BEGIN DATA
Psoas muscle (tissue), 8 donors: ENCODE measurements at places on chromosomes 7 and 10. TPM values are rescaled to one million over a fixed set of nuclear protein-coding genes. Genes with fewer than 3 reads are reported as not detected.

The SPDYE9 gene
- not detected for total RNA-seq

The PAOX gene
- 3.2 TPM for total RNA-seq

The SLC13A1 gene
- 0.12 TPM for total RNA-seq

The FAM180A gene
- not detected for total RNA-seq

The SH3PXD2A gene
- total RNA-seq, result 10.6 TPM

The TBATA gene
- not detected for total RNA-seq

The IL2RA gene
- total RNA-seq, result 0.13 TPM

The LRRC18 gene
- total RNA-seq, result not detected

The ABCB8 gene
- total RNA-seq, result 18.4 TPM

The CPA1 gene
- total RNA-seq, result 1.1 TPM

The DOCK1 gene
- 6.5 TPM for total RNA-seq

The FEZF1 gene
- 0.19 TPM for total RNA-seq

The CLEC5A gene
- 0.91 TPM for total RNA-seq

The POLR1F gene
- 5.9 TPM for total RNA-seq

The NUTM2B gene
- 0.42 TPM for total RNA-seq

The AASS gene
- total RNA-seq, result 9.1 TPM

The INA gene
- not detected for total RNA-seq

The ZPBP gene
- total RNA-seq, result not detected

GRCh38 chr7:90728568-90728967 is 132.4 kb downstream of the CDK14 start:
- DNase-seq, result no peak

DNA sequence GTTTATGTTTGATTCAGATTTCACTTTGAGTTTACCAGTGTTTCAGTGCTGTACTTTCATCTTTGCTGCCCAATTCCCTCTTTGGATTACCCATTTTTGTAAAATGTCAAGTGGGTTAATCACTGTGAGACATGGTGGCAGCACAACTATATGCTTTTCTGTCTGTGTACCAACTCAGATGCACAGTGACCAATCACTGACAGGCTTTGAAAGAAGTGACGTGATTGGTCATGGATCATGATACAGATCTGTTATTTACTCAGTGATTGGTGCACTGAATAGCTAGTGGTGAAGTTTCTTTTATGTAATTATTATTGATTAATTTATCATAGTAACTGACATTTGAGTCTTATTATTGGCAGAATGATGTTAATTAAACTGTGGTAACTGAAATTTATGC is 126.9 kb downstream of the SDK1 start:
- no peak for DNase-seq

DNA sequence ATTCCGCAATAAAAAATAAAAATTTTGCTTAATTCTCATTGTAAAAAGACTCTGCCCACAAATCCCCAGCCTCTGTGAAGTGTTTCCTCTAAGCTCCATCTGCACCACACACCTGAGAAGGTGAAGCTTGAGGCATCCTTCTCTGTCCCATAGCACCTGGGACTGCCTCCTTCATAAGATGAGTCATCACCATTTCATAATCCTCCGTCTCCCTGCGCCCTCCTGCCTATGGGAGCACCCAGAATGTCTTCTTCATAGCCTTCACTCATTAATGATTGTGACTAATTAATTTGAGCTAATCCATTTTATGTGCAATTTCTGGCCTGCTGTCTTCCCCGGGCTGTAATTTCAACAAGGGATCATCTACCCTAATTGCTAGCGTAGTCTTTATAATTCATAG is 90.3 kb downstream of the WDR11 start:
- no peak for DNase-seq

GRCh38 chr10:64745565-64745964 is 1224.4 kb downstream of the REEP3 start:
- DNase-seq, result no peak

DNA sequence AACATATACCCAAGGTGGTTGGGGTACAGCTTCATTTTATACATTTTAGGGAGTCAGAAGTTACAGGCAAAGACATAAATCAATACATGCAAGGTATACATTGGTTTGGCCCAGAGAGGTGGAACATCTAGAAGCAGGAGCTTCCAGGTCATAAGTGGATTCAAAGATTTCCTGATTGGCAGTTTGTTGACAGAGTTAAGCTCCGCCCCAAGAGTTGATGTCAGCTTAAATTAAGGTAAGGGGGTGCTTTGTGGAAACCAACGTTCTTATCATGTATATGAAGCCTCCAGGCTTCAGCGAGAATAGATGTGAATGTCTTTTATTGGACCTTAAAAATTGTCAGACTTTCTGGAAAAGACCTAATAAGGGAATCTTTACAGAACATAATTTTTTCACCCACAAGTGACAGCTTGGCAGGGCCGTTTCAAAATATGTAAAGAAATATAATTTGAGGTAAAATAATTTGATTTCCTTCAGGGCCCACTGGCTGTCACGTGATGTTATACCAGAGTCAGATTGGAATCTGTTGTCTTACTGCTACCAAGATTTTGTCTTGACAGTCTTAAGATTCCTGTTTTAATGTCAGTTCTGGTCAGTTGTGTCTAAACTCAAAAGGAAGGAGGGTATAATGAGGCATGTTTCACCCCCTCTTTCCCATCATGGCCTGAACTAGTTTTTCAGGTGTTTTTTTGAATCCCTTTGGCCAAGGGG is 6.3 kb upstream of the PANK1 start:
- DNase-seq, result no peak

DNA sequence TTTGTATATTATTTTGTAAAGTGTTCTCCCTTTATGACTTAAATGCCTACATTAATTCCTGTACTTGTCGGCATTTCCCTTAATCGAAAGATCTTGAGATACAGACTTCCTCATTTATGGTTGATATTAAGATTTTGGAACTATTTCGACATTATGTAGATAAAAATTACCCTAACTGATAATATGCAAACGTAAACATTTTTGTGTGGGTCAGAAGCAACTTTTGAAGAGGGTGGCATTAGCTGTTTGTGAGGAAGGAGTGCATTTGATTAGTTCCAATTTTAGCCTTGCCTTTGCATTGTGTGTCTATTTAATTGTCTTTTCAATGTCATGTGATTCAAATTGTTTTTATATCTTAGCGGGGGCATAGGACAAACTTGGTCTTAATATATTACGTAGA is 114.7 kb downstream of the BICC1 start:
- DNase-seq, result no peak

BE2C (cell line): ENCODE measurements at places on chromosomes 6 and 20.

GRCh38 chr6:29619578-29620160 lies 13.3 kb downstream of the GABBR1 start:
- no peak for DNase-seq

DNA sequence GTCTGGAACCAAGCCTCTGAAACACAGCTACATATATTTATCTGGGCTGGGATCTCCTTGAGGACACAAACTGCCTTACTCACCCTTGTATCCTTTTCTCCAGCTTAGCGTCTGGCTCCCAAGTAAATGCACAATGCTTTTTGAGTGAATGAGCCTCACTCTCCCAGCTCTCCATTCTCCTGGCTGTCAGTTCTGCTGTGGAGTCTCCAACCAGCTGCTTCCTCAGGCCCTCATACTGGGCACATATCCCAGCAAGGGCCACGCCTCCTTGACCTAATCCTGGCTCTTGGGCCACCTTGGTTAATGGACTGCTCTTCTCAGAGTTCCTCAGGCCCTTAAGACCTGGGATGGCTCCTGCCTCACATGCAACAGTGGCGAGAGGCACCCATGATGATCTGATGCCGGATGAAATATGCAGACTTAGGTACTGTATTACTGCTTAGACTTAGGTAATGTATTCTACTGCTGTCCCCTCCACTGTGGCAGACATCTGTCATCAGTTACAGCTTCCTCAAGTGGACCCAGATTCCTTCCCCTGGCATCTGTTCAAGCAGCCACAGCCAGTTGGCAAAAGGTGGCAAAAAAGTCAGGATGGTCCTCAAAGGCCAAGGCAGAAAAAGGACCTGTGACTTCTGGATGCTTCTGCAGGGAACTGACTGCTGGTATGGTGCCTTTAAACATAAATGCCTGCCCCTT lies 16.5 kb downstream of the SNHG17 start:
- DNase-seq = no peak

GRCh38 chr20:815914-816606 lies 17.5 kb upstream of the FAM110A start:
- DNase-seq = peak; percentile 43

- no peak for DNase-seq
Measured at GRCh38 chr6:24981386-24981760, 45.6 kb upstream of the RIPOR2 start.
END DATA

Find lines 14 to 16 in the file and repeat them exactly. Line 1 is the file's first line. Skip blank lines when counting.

The IL2RA gene
- total RNA-seq, result 0.13 TPM

The LRRC18 gene